California Likely To Step Up Enforcement Of Proposition 65—Here’s What You Need To Know
California’s Safe Drinking Water and Toxic Enforcement Act also is known as Proposition 65. The law was enacted in 1986 after it was approved by voter referendum. As the law firm Cohen & Grigsby explained, through warnings/labeling requirements, Proposition 65 “requires businesses to inform consumers about exposures to such chemicals via contact with consumer products sold in California, or via occupational or environmental exposure.”
On August 30, 2018, amended regulations will take effect for what constitutes a clear and reasonable warning. The link above contains sample wording that would comply with the new standards. The Proposition 65 warning can be conveyed in a variety of ways, “including affixing a label on the product itself or its immediate container, including a label in the product packaging, or posting a sign on the store shelf where the product is sold.”
The Office of Environmental Health Hazard Assessment (OEHHA) administers the Proposition 65 program. The California attorney general enforces it, but any district attorney or city attorney (for cities whose population exceeds 750,000) may also enforce Proposition 65.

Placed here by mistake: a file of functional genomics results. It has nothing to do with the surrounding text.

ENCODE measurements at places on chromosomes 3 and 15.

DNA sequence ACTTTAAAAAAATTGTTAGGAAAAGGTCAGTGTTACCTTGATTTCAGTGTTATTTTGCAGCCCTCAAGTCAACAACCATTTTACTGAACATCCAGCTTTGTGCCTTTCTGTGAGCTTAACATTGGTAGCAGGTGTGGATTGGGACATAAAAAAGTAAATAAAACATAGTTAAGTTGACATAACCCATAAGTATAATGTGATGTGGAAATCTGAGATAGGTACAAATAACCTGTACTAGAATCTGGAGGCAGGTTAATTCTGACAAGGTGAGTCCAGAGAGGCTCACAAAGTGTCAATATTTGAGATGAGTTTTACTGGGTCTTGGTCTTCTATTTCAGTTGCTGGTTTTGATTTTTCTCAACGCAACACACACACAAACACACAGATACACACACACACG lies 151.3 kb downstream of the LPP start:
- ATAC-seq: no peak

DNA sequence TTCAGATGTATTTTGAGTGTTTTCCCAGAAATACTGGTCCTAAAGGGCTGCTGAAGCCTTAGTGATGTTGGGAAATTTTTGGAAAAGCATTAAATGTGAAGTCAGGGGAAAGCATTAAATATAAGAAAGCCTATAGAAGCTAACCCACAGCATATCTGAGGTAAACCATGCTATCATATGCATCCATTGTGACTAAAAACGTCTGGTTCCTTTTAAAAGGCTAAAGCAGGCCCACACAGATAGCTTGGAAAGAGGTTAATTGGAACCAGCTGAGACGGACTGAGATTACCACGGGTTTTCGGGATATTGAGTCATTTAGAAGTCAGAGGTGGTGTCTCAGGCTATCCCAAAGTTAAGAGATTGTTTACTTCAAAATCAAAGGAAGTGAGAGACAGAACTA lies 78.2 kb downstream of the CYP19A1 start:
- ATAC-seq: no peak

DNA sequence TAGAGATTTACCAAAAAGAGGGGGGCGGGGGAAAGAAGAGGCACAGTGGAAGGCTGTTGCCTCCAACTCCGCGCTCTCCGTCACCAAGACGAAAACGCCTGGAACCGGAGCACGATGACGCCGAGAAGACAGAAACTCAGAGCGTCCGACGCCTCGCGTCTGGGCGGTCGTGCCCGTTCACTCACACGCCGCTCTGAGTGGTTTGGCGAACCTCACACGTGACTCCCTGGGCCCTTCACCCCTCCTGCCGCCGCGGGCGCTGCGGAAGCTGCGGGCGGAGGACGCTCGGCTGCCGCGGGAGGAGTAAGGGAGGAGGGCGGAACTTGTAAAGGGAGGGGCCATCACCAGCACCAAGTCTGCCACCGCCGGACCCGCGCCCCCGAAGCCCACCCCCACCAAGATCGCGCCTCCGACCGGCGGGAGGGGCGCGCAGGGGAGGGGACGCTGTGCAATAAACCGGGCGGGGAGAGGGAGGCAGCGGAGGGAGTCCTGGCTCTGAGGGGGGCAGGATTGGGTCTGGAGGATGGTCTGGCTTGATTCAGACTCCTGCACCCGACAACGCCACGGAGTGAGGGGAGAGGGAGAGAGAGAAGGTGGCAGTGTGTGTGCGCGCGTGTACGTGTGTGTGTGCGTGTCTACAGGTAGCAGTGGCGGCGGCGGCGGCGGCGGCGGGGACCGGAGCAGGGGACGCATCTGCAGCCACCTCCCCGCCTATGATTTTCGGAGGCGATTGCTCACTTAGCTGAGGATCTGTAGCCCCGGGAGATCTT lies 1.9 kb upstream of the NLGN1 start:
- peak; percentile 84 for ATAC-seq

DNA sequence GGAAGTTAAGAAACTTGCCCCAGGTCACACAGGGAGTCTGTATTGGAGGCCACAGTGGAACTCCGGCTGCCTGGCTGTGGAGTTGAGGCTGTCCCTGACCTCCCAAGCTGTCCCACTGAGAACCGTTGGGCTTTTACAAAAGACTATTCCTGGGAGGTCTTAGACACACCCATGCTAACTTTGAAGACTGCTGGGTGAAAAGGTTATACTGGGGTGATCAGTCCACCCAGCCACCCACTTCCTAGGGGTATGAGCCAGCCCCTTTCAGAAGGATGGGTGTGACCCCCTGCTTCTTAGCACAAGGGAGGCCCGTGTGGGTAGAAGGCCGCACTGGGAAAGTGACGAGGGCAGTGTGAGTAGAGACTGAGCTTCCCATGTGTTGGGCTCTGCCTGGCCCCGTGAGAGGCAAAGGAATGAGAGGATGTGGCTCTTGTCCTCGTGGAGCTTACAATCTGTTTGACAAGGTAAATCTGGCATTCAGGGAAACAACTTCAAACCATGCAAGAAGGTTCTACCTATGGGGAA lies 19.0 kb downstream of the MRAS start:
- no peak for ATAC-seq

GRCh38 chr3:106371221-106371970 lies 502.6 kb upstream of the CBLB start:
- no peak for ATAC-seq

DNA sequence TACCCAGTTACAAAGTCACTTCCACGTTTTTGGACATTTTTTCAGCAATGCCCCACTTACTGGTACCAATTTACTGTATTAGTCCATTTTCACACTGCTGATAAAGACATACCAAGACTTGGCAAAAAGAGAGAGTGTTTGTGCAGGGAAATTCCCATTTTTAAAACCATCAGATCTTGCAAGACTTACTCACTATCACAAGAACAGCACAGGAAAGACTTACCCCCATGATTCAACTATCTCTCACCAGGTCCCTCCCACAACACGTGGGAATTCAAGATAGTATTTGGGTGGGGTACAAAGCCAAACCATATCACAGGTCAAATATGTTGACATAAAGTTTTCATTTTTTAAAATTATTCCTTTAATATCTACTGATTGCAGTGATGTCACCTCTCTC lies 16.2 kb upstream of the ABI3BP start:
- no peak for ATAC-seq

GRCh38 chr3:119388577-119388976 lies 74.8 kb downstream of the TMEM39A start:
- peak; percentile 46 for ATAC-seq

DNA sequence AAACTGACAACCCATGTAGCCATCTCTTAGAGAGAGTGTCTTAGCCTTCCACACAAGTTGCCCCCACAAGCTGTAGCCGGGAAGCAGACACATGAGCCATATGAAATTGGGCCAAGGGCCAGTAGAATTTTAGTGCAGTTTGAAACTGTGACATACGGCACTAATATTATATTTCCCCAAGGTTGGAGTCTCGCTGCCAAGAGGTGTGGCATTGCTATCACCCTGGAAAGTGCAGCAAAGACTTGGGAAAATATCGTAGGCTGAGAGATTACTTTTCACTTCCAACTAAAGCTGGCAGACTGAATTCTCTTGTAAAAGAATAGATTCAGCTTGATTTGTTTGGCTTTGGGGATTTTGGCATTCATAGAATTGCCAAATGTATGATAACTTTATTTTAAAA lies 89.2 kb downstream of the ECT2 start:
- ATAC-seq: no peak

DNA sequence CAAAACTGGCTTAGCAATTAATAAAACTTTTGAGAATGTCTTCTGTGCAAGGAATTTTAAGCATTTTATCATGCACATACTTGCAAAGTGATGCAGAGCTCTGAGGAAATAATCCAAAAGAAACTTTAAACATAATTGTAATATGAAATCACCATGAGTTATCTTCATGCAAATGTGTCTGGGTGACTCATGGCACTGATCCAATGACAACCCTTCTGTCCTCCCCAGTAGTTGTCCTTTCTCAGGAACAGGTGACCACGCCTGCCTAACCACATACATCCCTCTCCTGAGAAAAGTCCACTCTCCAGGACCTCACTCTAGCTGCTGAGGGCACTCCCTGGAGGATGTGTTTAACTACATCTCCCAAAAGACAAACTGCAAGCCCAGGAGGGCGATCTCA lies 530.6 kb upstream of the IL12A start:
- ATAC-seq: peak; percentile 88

Cohen & Grigsby also notes that recent amendments to the law also “require compliant warnings if consumer products are sold in California via the Internet or a catalog.” The law firm advises, “Because government and private (such as citizen groups) enforcers of Proposition 65 will likely be stepping up their investigations and looking closely at companies’ compliance with the new Safe Harbor Warning regulations after the effective date of August 30, 2018, it is important that manufacturers, packagers, importers, suppliers, and distributors selling products in California that may trigger Proposition 65 evaluate their need for a Proposition 65 Compliance Program or scrutinize and update their existing Proposition 65 Compliance Programs as soon as possible, if they have not already done so.”
The Proposition 65 list of chemicals, which can be found here, is updated annually and now includes more than 900 chemicals. Businesses with less than 10 employees and government agencies are exempt from Proposition 65’s warning requirements and prohibition on discharges into drinking water sources. Penalties for violating Proposition 65 can be as high as $2,500 per violation per day.
California businesses with specific questions on the administration or implementation of Proposition 65, can contact OEHHA’s Proposition 65 program at P65.Questions@oehha.ca.gov or by phone at (916) 445-6900.